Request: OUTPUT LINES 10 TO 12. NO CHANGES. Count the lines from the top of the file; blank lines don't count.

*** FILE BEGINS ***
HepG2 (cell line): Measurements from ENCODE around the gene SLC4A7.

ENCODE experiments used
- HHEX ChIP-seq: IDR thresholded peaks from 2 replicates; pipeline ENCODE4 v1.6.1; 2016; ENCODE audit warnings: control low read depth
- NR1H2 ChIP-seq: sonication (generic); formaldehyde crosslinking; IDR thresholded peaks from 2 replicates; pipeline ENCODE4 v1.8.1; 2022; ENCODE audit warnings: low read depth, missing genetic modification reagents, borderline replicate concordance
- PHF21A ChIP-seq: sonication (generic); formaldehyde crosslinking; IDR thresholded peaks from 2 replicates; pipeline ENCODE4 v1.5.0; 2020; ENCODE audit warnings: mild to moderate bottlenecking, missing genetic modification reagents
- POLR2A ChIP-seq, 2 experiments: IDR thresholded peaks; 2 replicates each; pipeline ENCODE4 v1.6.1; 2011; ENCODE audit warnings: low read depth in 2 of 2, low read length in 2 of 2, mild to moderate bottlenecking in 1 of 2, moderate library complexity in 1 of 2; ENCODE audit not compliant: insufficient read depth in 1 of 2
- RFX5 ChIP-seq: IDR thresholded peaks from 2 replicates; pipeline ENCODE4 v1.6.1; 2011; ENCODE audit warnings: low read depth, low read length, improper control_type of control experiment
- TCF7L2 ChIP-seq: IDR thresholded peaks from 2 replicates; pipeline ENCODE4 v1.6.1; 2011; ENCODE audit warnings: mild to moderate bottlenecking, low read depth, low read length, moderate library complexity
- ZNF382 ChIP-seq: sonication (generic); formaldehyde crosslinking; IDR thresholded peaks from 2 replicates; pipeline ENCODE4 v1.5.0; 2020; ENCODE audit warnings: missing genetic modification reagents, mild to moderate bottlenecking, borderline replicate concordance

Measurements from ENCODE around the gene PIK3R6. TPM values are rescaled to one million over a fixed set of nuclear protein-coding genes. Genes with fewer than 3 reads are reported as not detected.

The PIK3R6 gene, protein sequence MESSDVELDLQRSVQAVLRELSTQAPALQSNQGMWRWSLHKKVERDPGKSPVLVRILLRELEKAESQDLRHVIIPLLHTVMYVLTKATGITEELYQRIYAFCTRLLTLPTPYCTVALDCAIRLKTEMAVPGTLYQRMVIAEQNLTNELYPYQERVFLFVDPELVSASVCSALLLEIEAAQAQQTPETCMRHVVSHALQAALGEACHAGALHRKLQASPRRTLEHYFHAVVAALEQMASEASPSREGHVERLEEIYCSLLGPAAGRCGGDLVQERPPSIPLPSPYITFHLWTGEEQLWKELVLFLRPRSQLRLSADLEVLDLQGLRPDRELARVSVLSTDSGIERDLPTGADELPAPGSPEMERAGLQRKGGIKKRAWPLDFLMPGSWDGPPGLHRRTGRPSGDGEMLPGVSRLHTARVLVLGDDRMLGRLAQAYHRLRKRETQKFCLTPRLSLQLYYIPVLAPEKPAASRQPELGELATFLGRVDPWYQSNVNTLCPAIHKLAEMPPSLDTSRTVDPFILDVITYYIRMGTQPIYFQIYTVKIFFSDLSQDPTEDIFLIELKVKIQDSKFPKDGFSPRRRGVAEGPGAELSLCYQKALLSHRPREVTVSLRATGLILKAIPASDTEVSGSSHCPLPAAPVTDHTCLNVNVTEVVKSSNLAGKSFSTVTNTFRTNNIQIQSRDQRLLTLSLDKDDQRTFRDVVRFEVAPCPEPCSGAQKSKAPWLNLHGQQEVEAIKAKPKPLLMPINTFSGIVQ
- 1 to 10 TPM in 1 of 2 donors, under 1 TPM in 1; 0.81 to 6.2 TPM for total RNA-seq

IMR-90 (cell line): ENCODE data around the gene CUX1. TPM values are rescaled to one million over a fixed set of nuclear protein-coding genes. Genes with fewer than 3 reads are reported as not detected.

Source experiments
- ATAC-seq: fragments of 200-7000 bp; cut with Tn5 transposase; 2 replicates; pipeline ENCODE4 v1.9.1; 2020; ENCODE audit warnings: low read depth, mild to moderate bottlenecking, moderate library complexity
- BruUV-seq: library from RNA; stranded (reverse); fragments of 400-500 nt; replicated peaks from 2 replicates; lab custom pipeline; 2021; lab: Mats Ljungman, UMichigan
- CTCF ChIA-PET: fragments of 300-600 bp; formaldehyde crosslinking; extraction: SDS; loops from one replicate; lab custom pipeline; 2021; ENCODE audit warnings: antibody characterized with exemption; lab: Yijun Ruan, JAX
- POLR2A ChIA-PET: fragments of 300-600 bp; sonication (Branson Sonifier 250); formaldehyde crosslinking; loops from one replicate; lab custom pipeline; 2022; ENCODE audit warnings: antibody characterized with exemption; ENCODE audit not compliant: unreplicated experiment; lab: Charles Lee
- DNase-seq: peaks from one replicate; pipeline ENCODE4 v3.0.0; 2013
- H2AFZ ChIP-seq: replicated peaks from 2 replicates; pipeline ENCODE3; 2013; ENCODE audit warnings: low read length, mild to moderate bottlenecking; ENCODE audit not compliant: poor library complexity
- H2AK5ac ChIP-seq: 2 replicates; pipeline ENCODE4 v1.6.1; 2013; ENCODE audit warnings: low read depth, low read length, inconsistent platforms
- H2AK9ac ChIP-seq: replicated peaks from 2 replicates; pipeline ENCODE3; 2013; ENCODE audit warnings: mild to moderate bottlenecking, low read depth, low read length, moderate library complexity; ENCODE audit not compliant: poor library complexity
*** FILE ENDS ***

Measurements from ENCODE around the gene PIK3R6. TPM values are rescaled to one million over a fixed set of nuclear protein-coding genes. Genes with fewer than 3 reads are reported as not detected.

The PIK3R6 gene, protein sequence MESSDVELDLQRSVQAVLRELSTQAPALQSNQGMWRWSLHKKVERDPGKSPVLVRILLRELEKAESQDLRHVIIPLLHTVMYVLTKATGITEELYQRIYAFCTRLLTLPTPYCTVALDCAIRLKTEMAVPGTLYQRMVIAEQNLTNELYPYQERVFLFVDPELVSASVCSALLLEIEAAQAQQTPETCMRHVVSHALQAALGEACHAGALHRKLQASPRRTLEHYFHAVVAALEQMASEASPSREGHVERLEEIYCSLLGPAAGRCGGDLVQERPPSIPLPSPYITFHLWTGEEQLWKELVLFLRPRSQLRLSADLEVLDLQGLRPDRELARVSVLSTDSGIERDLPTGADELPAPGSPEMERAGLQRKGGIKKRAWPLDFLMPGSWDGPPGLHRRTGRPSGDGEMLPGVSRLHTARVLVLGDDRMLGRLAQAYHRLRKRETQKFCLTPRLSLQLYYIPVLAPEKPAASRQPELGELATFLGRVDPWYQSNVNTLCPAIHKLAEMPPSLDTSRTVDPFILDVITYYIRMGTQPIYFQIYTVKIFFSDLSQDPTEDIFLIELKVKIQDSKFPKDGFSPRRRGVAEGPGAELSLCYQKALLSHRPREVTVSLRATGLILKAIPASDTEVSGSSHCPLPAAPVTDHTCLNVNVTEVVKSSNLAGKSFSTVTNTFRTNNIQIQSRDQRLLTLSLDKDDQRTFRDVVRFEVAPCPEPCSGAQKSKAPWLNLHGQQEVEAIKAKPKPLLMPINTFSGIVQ
- 1 to 10 TPM in 1 of 2 donors, under 1 TPM in 1; 0.81 to 6.2 TPM for total RNA-seq